Matthias Einhoff was born Hildesheim (1972) and lives in Berlin. After training as a cabinetmaker, he studied at the Berlin University of the Arts and Central St. Martins College in London. As an artist, composer and performer, he is interested in the intersection of art, popular media and everyday life. He utilizes photography, video and performance to distill media culture into abstract artifacts. In public performances which assume the guise of media spectacles, Einhoff triggers atypical relationships between community groups.
Einhoff works collaboratively and individually. He is a founding member of the art group,Superschool, which has developed projects such as the Kongress des Halbwissens, Superschool TVand Das Gesichtsbuch, which were performed at the Maxim Gorki Theater (2006-2010),Filmmuseum Potsdamer Platz (2005) and Caroussell du Louvre (2002). A first retrospective ofSuperschool videos was held at the Film Festival Winterthur (2007).
He has staged public projects in Lahore, Pakistan, Harburger Kunstverein, Hamburg and the Jaaga Creative Common Ground, India. His videos have been screened at various festivals including theViper, Emaf and Cracow Festival. Einhoff has also realized musical projects including Ragazzi, Commercial Breakup and Group of People on the music labels Buback, Staatsakt, Parfüm (Kompakt) and Ladomat. In past years, he has taught at the Berlin University of the Arts and Beaconhouse College of Art, Lahore, Pakistan. In 2010,
Einhoff was a recipient of the Berlin Senate artist grant. He is a co-founder of KUNSTrePUBLIK in which he has worked since 2006 as curator, artist, researcher and activist at Skulpturenpark Berlin_Zentrum and in other contexts, including Werkleitz Festival (Halle/Saale, 2010), id Barri(Barcelona, 2009), Vasl Arts (Pakistan, 2008) and the Berlin Biennial for Contemporary Art(2008).
Celebration | Berlin, 2009
Celebration, a public ceremony orchestrated by Matthias Einhoff, was dedicated to Berlin’s marginalized clubs and community groups. Einhoff personally invited various organizations including a garden community, dog association, BMX club, artists collective, and a group of urban farmers. Each was asked to design a flag, pick a song, and provide an image emblematic of their respective group. One-by-one, the flags were hoisted as a trumpeter played the club’s song. The fanfare unfolded, captured on cameras and enhanced by a high-powered wind-machine directed at the flags. Swept up in choreographies resembling an Olympic ceremony or Moon landing, the associations’ alternative activities stood in absurd contrast to the interests of mainstream media and concerns of urban developers. Celebration, situated on the Stallschreiberblock, the state-owned collection of lots, recognized the clubs’ need and creative use of open and vacant space. For the duration of the exhibition, Celebration created a temporary space dedicated to their activities.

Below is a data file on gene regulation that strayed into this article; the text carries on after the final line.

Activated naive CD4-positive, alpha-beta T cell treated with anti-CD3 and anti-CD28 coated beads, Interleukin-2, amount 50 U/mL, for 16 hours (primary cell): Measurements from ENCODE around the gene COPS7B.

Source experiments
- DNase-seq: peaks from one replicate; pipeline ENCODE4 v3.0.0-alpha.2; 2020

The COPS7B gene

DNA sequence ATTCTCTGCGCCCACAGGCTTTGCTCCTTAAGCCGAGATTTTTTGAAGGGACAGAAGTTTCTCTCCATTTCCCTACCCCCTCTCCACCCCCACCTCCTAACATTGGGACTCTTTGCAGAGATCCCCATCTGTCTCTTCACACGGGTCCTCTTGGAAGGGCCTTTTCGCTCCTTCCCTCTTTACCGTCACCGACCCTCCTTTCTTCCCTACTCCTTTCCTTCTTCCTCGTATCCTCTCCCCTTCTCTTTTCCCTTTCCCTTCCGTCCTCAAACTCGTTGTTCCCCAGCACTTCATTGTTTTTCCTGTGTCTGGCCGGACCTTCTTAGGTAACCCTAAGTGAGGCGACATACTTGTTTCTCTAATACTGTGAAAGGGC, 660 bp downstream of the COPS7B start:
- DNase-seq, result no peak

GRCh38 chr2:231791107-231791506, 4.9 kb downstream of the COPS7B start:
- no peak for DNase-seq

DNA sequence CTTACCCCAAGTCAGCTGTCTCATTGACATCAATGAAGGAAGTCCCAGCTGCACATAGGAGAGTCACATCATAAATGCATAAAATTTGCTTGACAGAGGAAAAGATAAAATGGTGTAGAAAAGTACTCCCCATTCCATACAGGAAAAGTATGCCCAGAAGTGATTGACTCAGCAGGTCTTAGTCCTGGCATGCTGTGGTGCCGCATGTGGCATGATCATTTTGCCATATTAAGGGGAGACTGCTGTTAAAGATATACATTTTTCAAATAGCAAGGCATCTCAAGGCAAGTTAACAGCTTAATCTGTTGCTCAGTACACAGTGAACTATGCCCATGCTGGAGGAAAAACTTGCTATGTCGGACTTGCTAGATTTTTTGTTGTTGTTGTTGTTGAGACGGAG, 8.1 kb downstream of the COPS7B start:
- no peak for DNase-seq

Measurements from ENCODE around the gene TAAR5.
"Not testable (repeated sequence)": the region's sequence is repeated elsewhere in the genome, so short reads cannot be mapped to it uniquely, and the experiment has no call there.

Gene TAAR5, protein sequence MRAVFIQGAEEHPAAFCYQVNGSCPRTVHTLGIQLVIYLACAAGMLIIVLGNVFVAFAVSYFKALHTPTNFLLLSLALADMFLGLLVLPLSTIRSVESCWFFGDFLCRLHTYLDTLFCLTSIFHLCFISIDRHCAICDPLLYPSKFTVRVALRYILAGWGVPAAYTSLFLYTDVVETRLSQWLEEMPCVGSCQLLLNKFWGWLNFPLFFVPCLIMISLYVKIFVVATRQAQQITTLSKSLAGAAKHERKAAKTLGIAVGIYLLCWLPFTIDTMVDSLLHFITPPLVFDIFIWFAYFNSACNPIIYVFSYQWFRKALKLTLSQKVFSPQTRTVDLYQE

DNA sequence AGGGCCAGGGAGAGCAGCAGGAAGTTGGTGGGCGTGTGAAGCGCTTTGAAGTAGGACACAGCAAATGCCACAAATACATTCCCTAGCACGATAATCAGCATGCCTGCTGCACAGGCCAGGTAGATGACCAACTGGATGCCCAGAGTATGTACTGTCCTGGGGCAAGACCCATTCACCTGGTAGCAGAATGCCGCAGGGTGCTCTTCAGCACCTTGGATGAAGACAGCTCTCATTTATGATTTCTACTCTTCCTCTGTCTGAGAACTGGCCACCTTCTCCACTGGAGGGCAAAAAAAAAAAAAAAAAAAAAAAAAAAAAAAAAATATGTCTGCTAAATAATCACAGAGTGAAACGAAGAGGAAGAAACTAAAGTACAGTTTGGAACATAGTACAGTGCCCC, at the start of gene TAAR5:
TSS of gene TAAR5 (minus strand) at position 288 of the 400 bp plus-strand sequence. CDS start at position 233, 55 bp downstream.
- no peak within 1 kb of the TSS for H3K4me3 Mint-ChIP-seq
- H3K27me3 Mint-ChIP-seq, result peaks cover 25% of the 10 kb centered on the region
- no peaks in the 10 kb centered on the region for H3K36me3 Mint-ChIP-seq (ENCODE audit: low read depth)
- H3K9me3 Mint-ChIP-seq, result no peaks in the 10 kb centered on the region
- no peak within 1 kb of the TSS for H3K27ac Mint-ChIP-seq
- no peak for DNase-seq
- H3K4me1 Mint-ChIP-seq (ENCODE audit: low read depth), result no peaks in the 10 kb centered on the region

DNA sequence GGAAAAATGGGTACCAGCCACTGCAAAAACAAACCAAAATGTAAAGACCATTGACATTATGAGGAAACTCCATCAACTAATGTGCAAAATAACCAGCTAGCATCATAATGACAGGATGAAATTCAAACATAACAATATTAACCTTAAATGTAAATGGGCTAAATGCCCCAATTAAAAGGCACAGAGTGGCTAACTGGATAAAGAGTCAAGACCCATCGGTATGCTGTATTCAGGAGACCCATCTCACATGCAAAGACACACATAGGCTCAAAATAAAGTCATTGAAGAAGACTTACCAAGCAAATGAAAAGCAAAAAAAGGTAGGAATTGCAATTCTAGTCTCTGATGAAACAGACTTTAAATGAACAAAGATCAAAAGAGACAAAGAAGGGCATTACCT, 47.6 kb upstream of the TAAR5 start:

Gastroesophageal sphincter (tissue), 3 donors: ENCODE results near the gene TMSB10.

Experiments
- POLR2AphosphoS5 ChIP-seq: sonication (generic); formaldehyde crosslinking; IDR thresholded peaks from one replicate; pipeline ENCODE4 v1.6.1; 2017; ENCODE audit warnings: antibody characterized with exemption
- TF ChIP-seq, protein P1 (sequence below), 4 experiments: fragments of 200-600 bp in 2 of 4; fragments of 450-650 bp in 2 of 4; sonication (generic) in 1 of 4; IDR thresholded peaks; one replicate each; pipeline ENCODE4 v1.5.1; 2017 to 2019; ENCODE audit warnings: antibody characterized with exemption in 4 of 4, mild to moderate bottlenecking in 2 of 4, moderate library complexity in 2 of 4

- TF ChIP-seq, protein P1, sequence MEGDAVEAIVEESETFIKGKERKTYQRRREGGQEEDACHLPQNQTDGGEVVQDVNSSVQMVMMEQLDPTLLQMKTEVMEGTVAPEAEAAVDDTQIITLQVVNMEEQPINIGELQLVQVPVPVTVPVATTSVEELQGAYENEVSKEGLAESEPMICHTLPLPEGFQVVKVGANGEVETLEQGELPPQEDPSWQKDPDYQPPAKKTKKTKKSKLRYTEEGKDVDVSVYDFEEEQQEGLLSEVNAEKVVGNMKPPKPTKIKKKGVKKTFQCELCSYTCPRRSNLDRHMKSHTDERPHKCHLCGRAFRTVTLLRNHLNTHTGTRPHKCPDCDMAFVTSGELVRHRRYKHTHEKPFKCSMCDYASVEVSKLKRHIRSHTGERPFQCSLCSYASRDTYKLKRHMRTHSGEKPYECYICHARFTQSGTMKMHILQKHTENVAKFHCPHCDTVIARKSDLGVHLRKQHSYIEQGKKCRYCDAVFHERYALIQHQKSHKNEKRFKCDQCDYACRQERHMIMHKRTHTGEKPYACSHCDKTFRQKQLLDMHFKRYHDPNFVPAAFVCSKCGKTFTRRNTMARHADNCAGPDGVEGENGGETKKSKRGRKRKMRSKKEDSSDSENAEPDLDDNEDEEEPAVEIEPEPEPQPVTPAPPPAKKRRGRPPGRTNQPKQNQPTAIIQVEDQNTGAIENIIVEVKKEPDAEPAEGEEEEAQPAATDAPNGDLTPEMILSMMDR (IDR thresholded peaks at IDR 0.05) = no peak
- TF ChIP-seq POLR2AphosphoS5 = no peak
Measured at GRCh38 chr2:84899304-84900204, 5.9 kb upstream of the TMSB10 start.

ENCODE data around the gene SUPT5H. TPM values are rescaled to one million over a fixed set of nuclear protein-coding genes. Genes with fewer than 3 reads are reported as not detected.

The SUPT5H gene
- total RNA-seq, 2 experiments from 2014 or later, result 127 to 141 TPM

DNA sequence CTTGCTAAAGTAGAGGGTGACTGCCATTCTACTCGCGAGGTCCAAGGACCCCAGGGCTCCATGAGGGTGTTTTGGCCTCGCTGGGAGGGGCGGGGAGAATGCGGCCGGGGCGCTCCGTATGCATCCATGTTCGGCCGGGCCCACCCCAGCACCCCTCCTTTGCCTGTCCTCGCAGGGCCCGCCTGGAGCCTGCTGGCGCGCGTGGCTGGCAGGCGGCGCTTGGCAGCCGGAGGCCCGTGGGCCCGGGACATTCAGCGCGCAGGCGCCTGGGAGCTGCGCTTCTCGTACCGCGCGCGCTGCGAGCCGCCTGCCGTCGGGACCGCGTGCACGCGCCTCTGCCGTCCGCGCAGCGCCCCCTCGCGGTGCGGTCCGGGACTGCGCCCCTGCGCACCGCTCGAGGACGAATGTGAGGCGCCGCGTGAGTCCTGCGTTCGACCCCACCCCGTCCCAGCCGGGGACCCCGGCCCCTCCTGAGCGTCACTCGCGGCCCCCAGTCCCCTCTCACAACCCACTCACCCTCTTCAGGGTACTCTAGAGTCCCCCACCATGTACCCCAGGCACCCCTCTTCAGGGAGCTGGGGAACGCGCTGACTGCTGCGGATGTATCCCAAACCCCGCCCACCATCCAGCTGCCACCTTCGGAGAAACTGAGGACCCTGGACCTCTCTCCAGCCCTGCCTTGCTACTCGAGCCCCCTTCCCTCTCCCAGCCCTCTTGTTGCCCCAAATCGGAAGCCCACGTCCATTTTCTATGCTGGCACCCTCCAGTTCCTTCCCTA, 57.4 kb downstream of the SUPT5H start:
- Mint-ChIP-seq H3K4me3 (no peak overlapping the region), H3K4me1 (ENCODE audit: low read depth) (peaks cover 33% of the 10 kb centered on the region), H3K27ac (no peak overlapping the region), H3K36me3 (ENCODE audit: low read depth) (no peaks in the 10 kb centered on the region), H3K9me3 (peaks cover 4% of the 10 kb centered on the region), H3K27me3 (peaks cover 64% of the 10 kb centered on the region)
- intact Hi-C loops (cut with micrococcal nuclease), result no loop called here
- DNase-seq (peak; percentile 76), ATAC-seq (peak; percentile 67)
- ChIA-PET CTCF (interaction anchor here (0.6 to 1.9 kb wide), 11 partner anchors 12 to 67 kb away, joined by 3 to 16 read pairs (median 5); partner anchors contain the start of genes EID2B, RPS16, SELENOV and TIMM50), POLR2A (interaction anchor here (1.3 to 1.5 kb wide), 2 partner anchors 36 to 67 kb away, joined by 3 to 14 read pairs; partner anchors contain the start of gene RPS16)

Award for Everyday Achievement | Performance, Photo Bangalore, 2010
During his 2-month artist residency in Bangalore, Matthias Einhoff initiated the Award for Everyday Achievement. The award addressed three neighborhoods in Bangalore and asked their citizens to nominate other community members for micro-level achievements in making individual or community life better. On Wednesday the 6th of January at 6.30 p.m., thirty nominators handed over trophies and certificates to thirty nominees and unveiled a range of community-building activity in their neighborhoods. The award was accompanied by a dinner and professional photo shoot. The event gave the participants a chance to find out about each other’s activities. With award ceremonies usually celebrating entertainment, sports and business, this award was intended to honor small-scale acts in an unexpected way. The event was intended exclusively for the neighborhood and considered how art can engage in the public sphere and strengthen community awareness without exploiting or reevaluating existing systems. Beyond its social implications, the award brought forth an unexpected set of neighborhood stories and proposes a model for documenting the oral history of community life.
Brache | Berlin, video, 2006
In short sequences a camera moves across streets and wasteland. The seemingly unspectacular location is documented with spectacular camera shots. The urban wasteland is part of what was formerly the ‘Mauerstreifen’, the military zone within the Berlin Wall. Located between social housing, offices and the federal mint, it gives the impression of an unused, abandoned space. Over the years, the site has often changed its appearance: from being an urban center in the 1920-ties, to becoming the ‘Mauerstreifen’, to its use as ground for speculative real estate. The invisible historical and social layers of the site are visualized by the dynamic camera shots. The metonymy utilizes known techniques used in emotional overloaded news trailers, blockbuster movies and tv show openers.